• “No mention of Sean Couturier? (He did have a nice PP assist) What’s your ‘take’ on him, now that you’ve seen him live?”

    Hey NSH,

    Couturier was like many of the players last night, didn’t really stand out. I like LT was watching a few players in particular and the odd player like Smith-Pelly grabbed you by the throat and make you take notice. He did get a second assist on the third goal I believe which was a really nice passing play on the PP. He was the best white center until the third.

    Speaking of SP, he reminds one of a better skating Mike Grier. The fact that he was wearing 25 added to the comp. He has the same body type and a massive upper body by the looks of it. If his teammates do not refer to him as Rosy that will be a crime!

    Johanson was the best player on the ice and no way will he be available this year to the team. I can’t see how he doesn’t make Colombus.

    My three stars
    RNH with the key goals
    Smith-Pelly who was dynamite
    Johanson who is going to be a very good NHL player

  • a lg dubl dubl

    It’ll be interesting to see RNH come preseason when he’s up against NHL vets, didn’t get to see the game but from what Ive heard “Nuge” should handle himself pretty good this season and make fools out of a few dmen. I love summer but Sept/Oct cant come soon enough.

  • Semenko and Troy

    I have questions for the posters blindly assuming that pushing RNH back to junior for another year would be better for his development compared to facing NHL competition, given the argument that all he lacks is ‘size’.

    Will his on ice vision and the way he thinks the game develop significantly against lesser players in a league two steps away from the NHL? Will his skating, shot, and release get substantially quicker up against pressure from 17 year olds?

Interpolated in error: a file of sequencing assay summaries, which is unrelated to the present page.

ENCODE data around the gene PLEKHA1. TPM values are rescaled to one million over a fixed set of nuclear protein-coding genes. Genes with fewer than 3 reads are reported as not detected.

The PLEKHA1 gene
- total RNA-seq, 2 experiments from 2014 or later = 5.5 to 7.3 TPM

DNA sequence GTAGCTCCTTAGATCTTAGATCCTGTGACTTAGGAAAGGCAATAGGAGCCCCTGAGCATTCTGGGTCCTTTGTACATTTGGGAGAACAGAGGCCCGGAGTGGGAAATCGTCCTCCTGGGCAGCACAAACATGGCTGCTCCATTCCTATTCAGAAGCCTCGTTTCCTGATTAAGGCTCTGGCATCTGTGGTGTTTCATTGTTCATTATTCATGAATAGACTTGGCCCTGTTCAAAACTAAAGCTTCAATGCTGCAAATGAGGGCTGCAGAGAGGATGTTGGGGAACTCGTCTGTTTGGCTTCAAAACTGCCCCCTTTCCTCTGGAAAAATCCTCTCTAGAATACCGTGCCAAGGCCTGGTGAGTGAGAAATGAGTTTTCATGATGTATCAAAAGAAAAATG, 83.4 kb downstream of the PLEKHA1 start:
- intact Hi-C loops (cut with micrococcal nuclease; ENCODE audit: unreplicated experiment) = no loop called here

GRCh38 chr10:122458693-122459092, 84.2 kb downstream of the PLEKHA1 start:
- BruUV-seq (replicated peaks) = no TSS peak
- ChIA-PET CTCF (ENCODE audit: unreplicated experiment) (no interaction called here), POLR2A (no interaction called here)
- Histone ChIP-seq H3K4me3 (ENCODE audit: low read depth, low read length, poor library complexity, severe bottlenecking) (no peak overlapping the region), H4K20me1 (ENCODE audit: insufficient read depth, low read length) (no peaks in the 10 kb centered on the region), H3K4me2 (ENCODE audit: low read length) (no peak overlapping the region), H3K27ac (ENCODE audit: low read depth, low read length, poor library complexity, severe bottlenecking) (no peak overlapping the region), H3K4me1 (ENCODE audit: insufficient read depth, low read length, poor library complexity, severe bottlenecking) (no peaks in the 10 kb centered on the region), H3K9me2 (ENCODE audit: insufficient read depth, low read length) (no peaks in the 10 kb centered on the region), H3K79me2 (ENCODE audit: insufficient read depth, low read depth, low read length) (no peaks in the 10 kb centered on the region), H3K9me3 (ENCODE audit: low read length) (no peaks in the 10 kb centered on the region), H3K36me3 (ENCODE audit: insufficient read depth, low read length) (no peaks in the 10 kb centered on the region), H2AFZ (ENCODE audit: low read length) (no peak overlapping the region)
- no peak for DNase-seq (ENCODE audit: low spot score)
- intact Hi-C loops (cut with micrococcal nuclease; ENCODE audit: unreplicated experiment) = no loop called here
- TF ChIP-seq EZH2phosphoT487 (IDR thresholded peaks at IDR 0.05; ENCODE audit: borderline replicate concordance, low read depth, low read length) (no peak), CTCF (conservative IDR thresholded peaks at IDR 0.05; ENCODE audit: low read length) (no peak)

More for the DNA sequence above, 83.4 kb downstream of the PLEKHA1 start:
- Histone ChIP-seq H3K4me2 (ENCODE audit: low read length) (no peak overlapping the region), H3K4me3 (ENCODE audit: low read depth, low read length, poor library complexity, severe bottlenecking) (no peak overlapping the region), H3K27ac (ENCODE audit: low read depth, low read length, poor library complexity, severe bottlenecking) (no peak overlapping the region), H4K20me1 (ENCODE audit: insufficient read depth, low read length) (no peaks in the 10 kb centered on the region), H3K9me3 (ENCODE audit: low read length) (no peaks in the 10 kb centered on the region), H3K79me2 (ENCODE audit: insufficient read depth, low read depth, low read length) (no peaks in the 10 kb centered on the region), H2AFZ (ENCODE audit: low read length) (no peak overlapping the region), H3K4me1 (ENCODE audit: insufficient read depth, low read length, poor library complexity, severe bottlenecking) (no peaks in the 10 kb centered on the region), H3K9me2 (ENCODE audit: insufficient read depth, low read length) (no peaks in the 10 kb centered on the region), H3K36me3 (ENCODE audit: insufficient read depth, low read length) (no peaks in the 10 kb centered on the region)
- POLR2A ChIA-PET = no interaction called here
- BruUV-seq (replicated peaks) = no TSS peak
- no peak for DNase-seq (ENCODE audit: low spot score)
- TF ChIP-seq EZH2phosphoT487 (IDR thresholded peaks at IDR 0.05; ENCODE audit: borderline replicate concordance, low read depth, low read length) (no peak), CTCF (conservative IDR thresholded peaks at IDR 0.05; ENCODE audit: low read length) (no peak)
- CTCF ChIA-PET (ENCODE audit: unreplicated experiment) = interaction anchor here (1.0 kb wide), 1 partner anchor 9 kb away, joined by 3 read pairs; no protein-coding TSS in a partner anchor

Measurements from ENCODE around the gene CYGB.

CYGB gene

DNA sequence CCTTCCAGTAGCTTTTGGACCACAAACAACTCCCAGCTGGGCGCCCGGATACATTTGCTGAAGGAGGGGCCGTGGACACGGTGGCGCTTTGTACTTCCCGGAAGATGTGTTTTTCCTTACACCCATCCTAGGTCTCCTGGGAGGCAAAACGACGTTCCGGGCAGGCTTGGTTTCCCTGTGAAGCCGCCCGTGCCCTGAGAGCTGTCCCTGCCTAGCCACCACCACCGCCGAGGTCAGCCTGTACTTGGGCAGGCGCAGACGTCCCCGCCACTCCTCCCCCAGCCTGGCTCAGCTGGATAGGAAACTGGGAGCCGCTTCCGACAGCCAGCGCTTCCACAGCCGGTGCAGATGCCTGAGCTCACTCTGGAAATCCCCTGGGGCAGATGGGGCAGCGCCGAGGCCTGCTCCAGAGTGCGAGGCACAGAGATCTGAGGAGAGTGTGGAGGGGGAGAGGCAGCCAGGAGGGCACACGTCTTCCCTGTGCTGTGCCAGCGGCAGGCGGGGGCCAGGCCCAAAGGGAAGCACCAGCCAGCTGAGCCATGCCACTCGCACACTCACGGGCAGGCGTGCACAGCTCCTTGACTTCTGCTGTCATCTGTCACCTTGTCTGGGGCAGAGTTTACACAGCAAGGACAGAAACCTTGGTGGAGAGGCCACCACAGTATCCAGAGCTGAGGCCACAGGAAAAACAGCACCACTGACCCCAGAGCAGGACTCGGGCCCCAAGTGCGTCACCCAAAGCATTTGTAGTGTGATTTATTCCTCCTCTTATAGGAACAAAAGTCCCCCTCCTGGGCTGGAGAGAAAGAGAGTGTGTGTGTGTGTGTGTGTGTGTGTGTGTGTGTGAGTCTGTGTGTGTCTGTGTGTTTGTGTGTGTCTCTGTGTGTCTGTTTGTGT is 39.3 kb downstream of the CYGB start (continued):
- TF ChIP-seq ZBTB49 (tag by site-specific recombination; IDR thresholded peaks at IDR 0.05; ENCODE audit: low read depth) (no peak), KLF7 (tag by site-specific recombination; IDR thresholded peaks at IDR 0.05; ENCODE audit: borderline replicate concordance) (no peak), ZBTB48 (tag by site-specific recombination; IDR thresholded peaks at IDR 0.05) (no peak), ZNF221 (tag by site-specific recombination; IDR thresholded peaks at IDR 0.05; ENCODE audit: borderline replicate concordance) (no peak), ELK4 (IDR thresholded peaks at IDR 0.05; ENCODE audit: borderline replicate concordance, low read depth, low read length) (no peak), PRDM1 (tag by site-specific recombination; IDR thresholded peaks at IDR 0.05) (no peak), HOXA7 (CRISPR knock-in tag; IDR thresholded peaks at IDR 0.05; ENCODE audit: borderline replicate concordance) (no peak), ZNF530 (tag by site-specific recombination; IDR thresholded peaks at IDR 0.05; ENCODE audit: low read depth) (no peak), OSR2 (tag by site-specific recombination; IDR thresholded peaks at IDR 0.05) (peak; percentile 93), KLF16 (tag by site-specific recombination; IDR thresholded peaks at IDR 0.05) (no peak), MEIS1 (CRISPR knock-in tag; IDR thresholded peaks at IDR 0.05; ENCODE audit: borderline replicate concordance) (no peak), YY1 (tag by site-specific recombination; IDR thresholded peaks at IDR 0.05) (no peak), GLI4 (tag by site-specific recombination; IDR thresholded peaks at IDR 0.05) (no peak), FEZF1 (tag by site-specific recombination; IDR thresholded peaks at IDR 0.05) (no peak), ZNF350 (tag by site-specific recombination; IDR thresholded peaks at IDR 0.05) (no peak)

Also, is it more of a benefit to practice with junior players all below his caliber? Aren’t practices, (particularly against and with NHL caliber talents), where you really improve your skills and your game?

    Is the coaching in Red Deer better for his development than with the Oilers?

    I’m not discounting the lack of strength argument but I’d like specific examples of how he could be so weak and overmatched physically that it would justify retarding the other aspects of his game by going back to junior, when he could be challenging and improving his skills more quickly against NHL competition in game situations and more importantly, in practice.

    • justDOit

      You had me until you mentioned coaching… ???

      But you might still be correct. What IS wrong, is that a young player can play in the NHL, but not the AHL? Huh?

      So instead of sheltering a young player a bit, but still getting him into a team’s system, he either has to suit up against men who will try and kill him (Torres, Cooke), or against boys who can’t offer any serious competition.

      Tell me this shouldn’t be changed in the new CBA.

      Edit – Apparently Eklund agrees:

      • What IS wrong, is that a young player can play in the NHL, but not the AHL? Huh?

        The CHL would die a talentless and futureless death very quickly if North American players under 20 were allowed to play in the AHL.

        So instead of sheltering a young player a bit, but still getting him into a team’s system, he either has to suit up against men who will try and kill him (Torres, Cooke), or against boys who can’t offer any serious competition.

        Holy Hyperbole Batman! Exaggerate much? Of course there is a jump in talent between the CHL and the NHL. However, to suggest that the CHL can offer no serious competition to young developing players is flat out wrong. Countless players spent time in the CHL past their draft days and still didn’t score 300 pts (which they could if there was no serious competition). Instead, they got a chance to continue developing in the best amateur hockey league in the world, and then went on to have great careers in the NHL.

        EDIT: That Eklund agrees with you should be your second clue that you are completely off the mark.

        • justDOit

          A ‘talentedless death’? Hyperbole? Holy, indeed!

          If you leave the decision to the team who owns the young CHL players rights, it doesn’t mean that every player will be sent to the AHL instead of the CHL.